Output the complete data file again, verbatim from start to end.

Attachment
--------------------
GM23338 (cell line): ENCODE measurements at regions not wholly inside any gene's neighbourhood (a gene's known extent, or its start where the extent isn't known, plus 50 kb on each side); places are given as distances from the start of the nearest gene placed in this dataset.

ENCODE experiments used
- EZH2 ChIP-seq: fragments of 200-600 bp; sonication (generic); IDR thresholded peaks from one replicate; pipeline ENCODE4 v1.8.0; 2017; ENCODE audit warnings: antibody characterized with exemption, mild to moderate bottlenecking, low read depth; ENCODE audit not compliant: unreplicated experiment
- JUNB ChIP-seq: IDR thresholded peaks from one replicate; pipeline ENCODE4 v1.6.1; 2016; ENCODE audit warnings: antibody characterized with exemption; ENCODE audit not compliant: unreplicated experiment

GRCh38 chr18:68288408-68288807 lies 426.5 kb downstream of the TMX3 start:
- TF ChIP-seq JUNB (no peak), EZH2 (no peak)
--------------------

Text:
GM23338 (cell line): ENCODE measurements at regions not wholly inside any gene's neighbourhood (a gene's known extent, or its start where the extent isn't known, plus 50 kb on each side); places are given as distances from the start of the nearest gene placed in this dataset.

ENCODE experiments used
- EZH2 ChIP-seq: fragments of 200-600 bp; sonication (generic); IDR thresholded peaks from one replicate; pipeline ENCODE4 v1.8.0; 2017; ENCODE audit warnings: antibody characterized with exemption, mild to moderate bottlenecking, low read depth; ENCODE audit not compliant: unreplicated experiment
- JUNB ChIP-seq: IDR thresholded peaks from one replicate; pipeline ENCODE4 v1.6.1; 2016; ENCODE audit warnings: antibody characterized with exemption; ENCODE audit not compliant: unreplicated experiment

GRCh38 chr18:68288408-68288807 lies 426.5 kb downstream of the TMX3 start:
- TF ChIP-seq JUNB (no peak), EZH2 (no peak)